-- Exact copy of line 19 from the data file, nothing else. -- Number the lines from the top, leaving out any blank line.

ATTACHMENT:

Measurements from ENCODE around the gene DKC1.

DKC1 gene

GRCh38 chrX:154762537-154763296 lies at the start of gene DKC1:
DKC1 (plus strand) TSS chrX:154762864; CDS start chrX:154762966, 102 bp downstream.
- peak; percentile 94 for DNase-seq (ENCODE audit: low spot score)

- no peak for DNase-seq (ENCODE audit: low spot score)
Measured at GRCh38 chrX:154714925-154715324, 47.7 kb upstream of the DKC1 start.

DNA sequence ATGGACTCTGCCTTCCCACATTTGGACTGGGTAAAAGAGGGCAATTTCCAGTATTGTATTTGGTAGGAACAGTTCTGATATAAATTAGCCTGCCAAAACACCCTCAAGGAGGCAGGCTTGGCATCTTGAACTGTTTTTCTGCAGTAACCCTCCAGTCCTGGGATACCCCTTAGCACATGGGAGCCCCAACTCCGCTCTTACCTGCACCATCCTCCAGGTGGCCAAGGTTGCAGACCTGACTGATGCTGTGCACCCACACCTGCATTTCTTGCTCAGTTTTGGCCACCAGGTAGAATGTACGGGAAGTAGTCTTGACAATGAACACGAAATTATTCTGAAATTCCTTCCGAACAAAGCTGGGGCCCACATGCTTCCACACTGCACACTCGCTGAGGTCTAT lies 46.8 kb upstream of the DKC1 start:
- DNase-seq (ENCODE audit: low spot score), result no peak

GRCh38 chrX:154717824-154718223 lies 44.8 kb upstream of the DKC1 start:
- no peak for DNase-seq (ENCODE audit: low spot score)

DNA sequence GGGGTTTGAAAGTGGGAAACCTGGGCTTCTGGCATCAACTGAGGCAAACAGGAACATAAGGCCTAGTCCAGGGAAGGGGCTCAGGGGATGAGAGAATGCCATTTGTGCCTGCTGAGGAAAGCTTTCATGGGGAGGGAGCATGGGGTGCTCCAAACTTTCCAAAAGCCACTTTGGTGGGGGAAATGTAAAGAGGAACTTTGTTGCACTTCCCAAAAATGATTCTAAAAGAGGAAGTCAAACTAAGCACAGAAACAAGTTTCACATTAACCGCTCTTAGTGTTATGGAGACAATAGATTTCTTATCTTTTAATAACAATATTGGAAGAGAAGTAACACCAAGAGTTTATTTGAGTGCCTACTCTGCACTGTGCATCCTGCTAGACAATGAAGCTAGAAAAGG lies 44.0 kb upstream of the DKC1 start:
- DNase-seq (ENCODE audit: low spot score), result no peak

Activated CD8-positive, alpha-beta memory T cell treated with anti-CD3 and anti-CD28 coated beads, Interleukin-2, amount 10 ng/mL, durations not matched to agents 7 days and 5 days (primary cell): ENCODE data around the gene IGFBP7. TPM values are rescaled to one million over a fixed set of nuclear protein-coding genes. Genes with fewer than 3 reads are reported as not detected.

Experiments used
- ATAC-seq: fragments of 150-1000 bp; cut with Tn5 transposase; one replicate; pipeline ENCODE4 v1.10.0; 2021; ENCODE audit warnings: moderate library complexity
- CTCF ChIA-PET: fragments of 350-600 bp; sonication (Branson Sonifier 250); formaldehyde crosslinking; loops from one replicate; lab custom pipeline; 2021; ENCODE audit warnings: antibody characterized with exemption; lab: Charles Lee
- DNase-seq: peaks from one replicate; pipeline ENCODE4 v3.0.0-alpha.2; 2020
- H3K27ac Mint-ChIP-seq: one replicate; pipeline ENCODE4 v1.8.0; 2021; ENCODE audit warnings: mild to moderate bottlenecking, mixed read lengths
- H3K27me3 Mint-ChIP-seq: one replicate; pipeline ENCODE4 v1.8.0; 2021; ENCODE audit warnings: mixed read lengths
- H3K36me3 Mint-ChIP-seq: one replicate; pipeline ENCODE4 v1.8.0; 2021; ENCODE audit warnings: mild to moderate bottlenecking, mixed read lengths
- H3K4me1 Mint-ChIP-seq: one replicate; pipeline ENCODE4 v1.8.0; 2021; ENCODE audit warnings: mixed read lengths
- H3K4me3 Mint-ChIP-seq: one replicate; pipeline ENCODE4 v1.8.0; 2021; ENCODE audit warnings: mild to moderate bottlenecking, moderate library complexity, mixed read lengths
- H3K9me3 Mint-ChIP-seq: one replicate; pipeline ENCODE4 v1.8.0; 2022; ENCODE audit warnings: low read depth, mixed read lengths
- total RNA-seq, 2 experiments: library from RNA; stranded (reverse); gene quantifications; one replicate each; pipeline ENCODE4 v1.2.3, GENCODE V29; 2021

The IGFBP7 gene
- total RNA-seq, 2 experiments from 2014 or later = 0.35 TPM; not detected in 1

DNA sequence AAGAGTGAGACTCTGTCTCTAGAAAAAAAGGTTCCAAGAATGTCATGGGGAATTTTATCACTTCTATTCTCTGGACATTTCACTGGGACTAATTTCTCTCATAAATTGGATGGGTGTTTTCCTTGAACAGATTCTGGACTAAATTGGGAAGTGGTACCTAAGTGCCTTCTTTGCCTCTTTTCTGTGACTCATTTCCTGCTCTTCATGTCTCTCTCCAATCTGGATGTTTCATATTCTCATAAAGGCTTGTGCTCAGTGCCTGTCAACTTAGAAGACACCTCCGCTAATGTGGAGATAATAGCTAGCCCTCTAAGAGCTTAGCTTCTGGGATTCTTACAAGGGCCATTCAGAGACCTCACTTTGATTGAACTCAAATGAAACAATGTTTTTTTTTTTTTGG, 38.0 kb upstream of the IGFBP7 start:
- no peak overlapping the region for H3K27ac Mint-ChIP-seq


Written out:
- H3K27ac Mint-ChIP-seq: one replicate; pipeline ENCODE4 v1.8.0; 2021; ENCODE audit warnings: mild to moderate bottlenecking, mixed read lengths